Natural Gas – Conversions, Vehicles and Technology

GE and Clean Energy Fuels Partner to Expand ‘America’s Natural Gas Highway’

November 13, 2012

HOUSTON - GE and Clean Energy Fuels are partnering to expand “America’s Natural Gas Highway,” which is a network of fueling stations that will offer liquefied natural gas for heavy-duty trucks. Clean Energy is purchasing two of GE’s ecomagination-qualified MicroLNG plants from GE Oil & Gas. These modular units, which are designed to quickly liquefy natural gas without taking up a lot of space, will support fueling stations along transportation corridors across the U.S.

The MicroLNG plants will produce up to 250,000 gallons per day, according to GE Oil & Gas. The plant is designed to be able to produce up to 1 million gallons. The LNG fuel produced by these plants will be sold primarily at Pilot-Flying J truck stops. GE and Clean Energy are still planning the locations of these first two LNG plants. Beyond the plants themselves, GE Energy Financial Services is providing up to $200 million in financing for the two GE MicroLNG plants.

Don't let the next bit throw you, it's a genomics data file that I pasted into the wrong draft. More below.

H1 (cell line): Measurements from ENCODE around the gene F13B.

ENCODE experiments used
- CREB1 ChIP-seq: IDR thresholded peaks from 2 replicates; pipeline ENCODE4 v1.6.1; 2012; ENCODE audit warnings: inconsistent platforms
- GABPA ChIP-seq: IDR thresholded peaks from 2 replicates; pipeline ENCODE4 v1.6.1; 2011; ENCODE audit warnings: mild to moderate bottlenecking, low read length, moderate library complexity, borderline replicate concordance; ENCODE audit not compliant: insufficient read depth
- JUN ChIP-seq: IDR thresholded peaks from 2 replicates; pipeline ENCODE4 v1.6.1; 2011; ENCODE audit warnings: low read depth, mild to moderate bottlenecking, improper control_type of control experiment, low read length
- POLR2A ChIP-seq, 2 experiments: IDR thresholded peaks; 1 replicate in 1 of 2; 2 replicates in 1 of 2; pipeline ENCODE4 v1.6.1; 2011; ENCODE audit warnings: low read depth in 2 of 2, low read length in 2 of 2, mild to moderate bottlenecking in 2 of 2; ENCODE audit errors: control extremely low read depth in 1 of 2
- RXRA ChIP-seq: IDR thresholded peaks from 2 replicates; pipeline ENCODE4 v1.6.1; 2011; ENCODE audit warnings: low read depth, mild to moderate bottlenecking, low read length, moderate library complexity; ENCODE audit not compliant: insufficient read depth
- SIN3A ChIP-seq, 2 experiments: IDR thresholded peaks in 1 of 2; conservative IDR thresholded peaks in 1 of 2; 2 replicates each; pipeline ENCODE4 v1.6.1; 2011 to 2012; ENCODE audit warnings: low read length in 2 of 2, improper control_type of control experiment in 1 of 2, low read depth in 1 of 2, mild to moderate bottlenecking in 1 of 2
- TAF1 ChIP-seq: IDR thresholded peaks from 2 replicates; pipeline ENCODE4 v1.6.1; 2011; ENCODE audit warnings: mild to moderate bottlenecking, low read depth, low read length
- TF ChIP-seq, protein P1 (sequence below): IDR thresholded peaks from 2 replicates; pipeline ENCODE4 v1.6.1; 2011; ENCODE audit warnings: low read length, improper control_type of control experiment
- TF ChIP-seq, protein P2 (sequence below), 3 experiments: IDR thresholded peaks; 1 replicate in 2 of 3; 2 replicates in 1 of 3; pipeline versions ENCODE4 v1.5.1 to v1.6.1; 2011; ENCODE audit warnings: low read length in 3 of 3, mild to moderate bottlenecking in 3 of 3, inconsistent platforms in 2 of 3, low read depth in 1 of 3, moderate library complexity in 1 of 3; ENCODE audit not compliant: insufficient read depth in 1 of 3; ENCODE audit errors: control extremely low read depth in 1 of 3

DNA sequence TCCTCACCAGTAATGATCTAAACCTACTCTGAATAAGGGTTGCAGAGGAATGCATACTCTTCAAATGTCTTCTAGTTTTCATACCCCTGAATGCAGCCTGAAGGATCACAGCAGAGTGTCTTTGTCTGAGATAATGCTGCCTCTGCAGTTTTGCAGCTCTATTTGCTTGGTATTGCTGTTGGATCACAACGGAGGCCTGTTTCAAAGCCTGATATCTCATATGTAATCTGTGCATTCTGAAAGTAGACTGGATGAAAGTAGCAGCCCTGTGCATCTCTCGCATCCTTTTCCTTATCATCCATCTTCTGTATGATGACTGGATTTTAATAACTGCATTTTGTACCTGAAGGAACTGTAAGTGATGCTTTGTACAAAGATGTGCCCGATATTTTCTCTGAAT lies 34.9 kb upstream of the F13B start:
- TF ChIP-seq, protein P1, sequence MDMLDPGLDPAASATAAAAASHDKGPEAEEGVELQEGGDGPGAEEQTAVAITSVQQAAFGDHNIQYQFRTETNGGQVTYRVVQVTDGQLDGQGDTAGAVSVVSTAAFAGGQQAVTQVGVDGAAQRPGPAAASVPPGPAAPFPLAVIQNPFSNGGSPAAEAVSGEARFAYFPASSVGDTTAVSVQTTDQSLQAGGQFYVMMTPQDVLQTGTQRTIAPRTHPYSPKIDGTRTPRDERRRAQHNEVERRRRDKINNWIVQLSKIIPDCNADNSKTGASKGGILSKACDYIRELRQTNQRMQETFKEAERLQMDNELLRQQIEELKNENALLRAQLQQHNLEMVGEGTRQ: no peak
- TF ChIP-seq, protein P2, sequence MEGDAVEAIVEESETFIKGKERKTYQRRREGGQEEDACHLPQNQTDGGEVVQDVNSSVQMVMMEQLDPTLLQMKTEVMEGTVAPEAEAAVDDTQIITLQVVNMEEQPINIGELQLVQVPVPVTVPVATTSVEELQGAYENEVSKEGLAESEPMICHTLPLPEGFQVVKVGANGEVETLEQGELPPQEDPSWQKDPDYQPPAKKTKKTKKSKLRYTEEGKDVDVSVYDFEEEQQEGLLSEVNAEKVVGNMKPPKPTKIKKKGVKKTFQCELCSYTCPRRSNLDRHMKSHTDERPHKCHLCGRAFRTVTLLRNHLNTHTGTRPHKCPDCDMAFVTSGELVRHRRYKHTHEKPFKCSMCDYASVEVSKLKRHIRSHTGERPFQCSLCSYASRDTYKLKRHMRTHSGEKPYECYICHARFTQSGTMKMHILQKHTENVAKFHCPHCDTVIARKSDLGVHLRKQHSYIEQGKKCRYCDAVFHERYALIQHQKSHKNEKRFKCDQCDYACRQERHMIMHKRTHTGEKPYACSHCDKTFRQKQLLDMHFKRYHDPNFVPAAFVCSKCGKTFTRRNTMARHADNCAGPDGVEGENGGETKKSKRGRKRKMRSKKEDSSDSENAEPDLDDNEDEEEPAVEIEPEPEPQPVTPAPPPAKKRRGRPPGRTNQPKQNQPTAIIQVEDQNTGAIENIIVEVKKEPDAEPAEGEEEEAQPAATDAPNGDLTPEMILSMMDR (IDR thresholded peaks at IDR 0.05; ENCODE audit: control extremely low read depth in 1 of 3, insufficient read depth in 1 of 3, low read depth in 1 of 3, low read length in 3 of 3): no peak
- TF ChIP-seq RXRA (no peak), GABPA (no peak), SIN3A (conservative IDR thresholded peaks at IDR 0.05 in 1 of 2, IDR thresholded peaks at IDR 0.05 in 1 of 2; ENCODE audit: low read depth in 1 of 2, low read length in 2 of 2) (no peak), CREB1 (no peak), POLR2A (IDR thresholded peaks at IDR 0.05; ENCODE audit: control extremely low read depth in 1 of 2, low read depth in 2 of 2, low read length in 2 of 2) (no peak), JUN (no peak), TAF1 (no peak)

In terms of savings and emissions reductions, GE Oil & Gas and Clean Fuels state LNG can cut a fleet operator’s fuel costs by more than 25% compared with diesel. Also, the LNG produced with this MicroLNG plant technology can be used to fuel approximately 28,000 heavy-duty trucks, thereby cutting C02 emissions by 139,000 metric tons (assuming the average truck travels 14,000 miles per year).

According to GE, the scope of the agreement includes project installation. The whole project entails not only the systems used for liquefaction but also those for the complete process design, from the pre-treatment of the gas to the storage system.

Clean Energy stated it expects to complete roughly 70 LNG stations by the end of 2012 and plans to open more in 2013. As LNG is designed for use in heavy-duty vehicles, Clean Energy noted that in 2013, four major manufacturers will introduce the Cummins Westport 12LLNG engine, which is the optimum size for long-haul Class 8 trucks, which could lead to a greater number of these vehicles on U.S. roads and fueling up at these new sites.

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